“Love is the fulfilling of the law” (Rom. xiii. 10). Charity is the bond of perfection (Col. iii. 14). St. Augustine, when asked how sanctity of life was to be attained, answered: “Love God, and do as thou wilt;” meaning that he who truly loves God will do nothing that displeases Him. St. Francis of Sales says that the only true perfection is to love God with our whole heart and our neighbor as ourselves; all other perfection is spurious. St. Thomas Aquinas defines sanctity as the fervent surrender of one’s self to God. Sanctity does not consist in the outward observances of religion, in long prayers, in fasting and almsgiving; these are but means to its attainment. Nor does sanctity consist in complete freedom from sin; it is evinced rather by constant and energetic resistance to sin. For God frequently permits even saints to fall into sin to keep them humble. Least of all does sanctity consist in extraordinary works, which the world regards with astonishment and admiration. We do not read of the Mother of God ever having performed extraordinary works, or St. Joseph, the foster-father of Christ. In the ranks of the saints a great number will be found who never shone in the sight of the world; their life was hid with Christ in God (Col. iii. 3). The love of God is always accompanied by hatred of the world, abhorrence of its sinful, sensual delights. If any man love the world, the charity of the Father is not in Him (1 John ii. 15). The love of God and the love of the world are like the scales of a balance; as one rises the other falls. As charity increases in the heart sinful affections die out. As one who would climb to the top of a tower must ascend the steps that lead to it, so if we would reach the summit of perfection, we must detach our hearts as completely as possible from earthly things. The greater our hatred of the world, and our proportionate charity towards God and our neighbor, the greater the degree of perfection we have attained.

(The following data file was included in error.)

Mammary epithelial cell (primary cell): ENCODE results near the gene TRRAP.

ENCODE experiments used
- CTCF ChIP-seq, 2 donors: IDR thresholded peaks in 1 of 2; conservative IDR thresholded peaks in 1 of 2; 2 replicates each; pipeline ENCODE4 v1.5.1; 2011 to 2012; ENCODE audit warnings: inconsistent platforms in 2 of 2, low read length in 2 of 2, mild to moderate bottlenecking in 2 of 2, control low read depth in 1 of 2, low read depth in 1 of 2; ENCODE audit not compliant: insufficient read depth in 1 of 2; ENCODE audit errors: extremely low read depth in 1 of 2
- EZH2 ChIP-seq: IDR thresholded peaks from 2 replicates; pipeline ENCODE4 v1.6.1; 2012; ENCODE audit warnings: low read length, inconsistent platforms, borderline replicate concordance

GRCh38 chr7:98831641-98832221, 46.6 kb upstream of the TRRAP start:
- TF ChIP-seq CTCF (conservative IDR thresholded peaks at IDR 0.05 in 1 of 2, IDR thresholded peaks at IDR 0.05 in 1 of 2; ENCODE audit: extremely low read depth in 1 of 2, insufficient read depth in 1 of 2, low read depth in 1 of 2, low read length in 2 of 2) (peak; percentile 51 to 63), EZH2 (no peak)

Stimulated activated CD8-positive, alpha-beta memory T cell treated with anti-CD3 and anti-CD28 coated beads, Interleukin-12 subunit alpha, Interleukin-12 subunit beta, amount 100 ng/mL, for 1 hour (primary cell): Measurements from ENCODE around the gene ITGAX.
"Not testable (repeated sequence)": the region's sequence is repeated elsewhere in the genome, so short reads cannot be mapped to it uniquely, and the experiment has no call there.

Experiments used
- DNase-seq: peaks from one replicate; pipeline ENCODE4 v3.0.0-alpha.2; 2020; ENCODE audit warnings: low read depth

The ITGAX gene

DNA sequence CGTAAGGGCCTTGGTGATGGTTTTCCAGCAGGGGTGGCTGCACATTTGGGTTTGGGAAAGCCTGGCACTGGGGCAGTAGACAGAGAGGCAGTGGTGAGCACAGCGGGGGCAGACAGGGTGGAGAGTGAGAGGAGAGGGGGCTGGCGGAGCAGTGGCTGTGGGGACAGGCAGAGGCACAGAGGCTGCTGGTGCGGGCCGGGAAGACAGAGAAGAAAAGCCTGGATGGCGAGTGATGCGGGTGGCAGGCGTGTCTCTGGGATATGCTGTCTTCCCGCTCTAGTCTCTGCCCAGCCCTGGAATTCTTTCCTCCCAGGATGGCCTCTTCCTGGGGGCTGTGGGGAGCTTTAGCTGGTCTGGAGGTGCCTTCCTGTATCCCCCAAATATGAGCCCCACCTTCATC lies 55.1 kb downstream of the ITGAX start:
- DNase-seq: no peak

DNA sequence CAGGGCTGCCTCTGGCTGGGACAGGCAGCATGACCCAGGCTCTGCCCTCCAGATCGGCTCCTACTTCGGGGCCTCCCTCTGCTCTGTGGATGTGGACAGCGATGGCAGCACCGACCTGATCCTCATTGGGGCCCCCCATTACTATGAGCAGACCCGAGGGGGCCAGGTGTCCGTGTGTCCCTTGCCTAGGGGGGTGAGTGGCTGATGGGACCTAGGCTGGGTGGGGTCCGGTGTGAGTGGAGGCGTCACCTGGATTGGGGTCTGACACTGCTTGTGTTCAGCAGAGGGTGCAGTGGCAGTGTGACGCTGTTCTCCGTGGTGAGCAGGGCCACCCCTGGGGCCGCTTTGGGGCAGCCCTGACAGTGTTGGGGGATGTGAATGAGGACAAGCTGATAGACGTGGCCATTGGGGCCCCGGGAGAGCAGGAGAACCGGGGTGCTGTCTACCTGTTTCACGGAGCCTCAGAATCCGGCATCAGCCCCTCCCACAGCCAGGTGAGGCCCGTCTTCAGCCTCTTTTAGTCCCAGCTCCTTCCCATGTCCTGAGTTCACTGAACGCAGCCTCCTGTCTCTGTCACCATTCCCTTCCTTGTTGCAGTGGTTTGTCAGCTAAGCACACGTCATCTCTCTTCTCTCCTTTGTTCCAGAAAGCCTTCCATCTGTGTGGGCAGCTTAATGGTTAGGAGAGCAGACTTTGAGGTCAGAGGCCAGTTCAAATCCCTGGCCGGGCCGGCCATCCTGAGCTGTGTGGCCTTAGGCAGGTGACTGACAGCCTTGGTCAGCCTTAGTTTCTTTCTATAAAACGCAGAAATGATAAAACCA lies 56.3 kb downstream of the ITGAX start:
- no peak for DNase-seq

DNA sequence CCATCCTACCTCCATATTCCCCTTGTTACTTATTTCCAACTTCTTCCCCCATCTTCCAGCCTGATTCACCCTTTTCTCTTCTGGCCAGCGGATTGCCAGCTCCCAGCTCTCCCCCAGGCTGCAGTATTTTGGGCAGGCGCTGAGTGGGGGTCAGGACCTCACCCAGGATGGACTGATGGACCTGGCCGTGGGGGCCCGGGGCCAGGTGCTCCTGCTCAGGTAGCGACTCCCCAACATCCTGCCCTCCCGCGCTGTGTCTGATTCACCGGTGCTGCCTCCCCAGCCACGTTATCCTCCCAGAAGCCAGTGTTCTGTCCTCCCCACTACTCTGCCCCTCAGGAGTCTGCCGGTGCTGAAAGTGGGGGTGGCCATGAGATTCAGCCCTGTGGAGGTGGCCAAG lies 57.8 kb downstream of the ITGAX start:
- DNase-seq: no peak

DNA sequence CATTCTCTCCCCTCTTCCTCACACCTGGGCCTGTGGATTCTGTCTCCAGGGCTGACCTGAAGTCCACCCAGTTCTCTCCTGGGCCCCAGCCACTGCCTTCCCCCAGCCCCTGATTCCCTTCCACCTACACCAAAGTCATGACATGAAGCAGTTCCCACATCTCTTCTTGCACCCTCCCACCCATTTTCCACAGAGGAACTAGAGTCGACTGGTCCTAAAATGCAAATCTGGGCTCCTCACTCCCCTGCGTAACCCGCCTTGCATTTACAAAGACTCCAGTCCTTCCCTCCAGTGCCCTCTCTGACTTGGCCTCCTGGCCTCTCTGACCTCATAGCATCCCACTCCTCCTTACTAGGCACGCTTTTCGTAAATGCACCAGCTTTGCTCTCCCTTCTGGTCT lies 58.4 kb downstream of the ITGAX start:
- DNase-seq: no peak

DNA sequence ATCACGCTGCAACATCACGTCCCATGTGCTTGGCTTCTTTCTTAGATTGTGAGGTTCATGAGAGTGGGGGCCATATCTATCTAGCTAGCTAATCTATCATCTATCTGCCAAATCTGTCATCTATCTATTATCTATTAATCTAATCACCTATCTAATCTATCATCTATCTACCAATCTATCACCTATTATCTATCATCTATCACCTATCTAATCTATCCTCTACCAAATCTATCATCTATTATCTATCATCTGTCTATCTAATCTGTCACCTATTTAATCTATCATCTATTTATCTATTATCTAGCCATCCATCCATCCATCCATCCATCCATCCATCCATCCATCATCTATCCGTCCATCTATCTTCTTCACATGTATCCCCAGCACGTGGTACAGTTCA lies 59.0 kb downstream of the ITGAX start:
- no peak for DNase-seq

4. He who makes Christian perfection his aim will attain it surely but slowly.
Our Lord says: “Blessed are they that hunger and thirst after justice for they shall have their fill” (Matt. v. 6). A sincere desire for perfection and an untiring effort to attain it will not be unsuccessful. The desire for it is already half the battle; for an energetic desire gives force and courage, makes labor light, daunts the enemy, makes a man pleasing to God and obtains grace. On St. Thomas Aquinas being asked how one could make sure of attaining sanctity, he replied: “By a resolute will.” No one has ever attained sanctity without fervently desiring it, any more than proficiency in an art or science has ever been acquired by one whose wishes were not eagerly set upon it. But progress towards Christian perfection is very slow. Our sanctification is not the work of a single day. No one, unless he be peculiarly privileged by God, can reach perfection in a short time. It is the same in the spiritual as in the natural order: A plant does not spring-up and blossom in a night, the infant does not grow to man’s estate in a single day. The process of healing is a slow one; indeed the slower the surer. So it is with our sanctification. There are three degrees in the way of perfection; that of the beginners, who still retain a strong affection for mortal sin; that of the advanced, who cannot abstain from venial sin, and who, because of attachment to earthly things, are still in a state of warfare; and the perfect, whose heart is completely detached from earth and given to God, and who consequently are entirely at peace within themselves. These three degrees are also known as the purgative, the illuminative, and the unitive way. They correspond in the supernatural life to the three stages of man’s natural life; childhood, the period of mental and physical weakness; adolescence, the period of development; and man hood, the period of maturity. St. Ignatius enjoins upon beginners meditation on the four last things; on the advanced, consideration of the Passion of Our Lord; on the perfect, contemplation of the divine goodness and of celestial joys. There is no end to the way of perfection, for the love of God is without limit. “He who is just, let him be justified still, and he that is holy, let him be sanctified still” (Apoc. xxii. 11). It is however, within the power of man to approach very near, while still on earth, to the state of the blessed in heaven.
5. There is no state or calling of life in which Christian perfection is not possible.
Saints are formed in every class, from the highest to the lowest. To love God and one’s neighbor is within every one’s power. “How easy a thing it is,” savs St. Bonaventure, “to love God; there is nothing laborious, nothing disagreeable involved in it.” In fact nothing is more delightful to the heart than to love God. From other good works a man may excuse himself, saying: “I cannot fast; I have not the means to give alms;” but no one can say: “I cannot love.” Pious practices must be proportioned to the powers and adapted to the occupations and duties of the individual. St. Francis of Sales compares piety to a fluid, which takes the shape of the vessel in which it is contained.